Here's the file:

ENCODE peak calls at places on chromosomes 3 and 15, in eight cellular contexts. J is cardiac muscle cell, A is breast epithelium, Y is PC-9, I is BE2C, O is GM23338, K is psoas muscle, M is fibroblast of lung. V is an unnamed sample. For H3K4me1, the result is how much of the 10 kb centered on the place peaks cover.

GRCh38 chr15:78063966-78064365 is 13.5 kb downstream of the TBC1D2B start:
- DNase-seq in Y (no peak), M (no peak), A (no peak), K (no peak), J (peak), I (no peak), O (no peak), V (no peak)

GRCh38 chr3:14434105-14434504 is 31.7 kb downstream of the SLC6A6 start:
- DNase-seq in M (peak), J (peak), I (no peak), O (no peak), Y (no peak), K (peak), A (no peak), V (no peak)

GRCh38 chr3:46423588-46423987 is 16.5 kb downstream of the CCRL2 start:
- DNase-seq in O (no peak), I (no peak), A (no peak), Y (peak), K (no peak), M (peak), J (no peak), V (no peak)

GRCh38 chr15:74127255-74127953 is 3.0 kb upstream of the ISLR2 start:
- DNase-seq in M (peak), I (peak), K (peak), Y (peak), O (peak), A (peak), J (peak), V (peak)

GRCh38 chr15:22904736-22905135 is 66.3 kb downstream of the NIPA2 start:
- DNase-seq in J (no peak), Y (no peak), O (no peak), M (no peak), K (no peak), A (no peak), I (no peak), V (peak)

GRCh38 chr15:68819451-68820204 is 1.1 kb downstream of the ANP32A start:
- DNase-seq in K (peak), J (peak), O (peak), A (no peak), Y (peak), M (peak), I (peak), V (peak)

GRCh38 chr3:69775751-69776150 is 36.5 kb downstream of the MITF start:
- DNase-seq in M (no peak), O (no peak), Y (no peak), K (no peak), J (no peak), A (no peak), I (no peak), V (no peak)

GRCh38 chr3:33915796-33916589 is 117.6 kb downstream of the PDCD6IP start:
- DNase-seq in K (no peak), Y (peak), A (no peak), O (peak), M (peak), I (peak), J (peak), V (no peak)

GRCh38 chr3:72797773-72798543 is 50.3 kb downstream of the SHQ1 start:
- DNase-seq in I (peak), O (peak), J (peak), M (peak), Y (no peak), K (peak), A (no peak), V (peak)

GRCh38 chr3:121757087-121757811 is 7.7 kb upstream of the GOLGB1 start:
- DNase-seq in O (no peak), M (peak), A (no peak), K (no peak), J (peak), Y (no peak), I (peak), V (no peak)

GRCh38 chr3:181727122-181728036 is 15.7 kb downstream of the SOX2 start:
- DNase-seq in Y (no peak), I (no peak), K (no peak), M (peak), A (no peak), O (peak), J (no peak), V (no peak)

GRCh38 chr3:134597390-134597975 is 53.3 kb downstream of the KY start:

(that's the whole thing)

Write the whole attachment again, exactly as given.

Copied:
ENCODE peak calls at places on chromosomes 3 and 15, in eight cellular contexts. J is cardiac muscle cell, A is breast epithelium, Y is PC-9, I is BE2C, O is GM23338, K is psoas muscle, M is fibroblast of lung. V is an unnamed sample. For H3K4me1, the result is how much of the 10 kb centered on the place peaks cover.

GRCh38 chr15:78063966-78064365 is 13.5 kb downstream of the TBC1D2B start:
- DNase-seq in Y (no peak), M (no peak), A (no peak), K (no peak), J (peak), I (no peak), O (no peak), V (no peak)

GRCh38 chr3:14434105-14434504 is 31.7 kb downstream of the SLC6A6 start:
- DNase-seq in M (peak), J (peak), I (no peak), O (no peak), Y (no peak), K (peak), A (no peak), V (no peak)

GRCh38 chr3:46423588-46423987 is 16.5 kb downstream of the CCRL2 start:
- DNase-seq in O (no peak), I (no peak), A (no peak), Y (peak), K (no peak), M (peak), J (no peak), V (no peak)

GRCh38 chr15:74127255-74127953 is 3.0 kb upstream of the ISLR2 start:
- DNase-seq in M (peak), I (peak), K (peak), Y (peak), O (peak), A (peak), J (peak), V (peak)

GRCh38 chr15:22904736-22905135 is 66.3 kb downstream of the NIPA2 start:
- DNase-seq in J (no peak), Y (no peak), O (no peak), M (no peak), K (no peak), A (no peak), I (no peak), V (peak)

GRCh38 chr15:68819451-68820204 is 1.1 kb downstream of the ANP32A start:
- DNase-seq in K (peak), J (peak), O (peak), A (no peak), Y (peak), M (peak), I (peak), V (peak)

GRCh38 chr3:69775751-69776150 is 36.5 kb downstream of the MITF start:
- DNase-seq in M (no peak), O (no peak), Y (no peak), K (no peak), J (no peak), A (no peak), I (no peak), V (no peak)

GRCh38 chr3:33915796-33916589 is 117.6 kb downstream of the PDCD6IP start:
- DNase-seq in K (no peak), Y (peak), A (no peak), O (peak), M (peak), I (peak), J (peak), V (no peak)

GRCh38 chr3:72797773-72798543 is 50.3 kb downstream of the SHQ1 start:
- DNase-seq in I (peak), O (peak), J (peak), M (peak), Y (no peak), K (peak), A (no peak), V (peak)

GRCh38 chr3:121757087-121757811 is 7.7 kb upstream of the GOLGB1 start:
- DNase-seq in O (no peak), M (peak), A (no peak), K (no peak), J (peak), Y (no peak), I (peak), V (no peak)

GRCh38 chr3:181727122-181728036 is 15.7 kb downstream of the SOX2 start:
- DNase-seq in Y (no peak), I (no peak), K (no peak), M (peak), A (no peak), O (peak), J (no peak), V (no peak)

GRCh38 chr3:134597390-134597975 is 53.3 kb downstream of the KY start: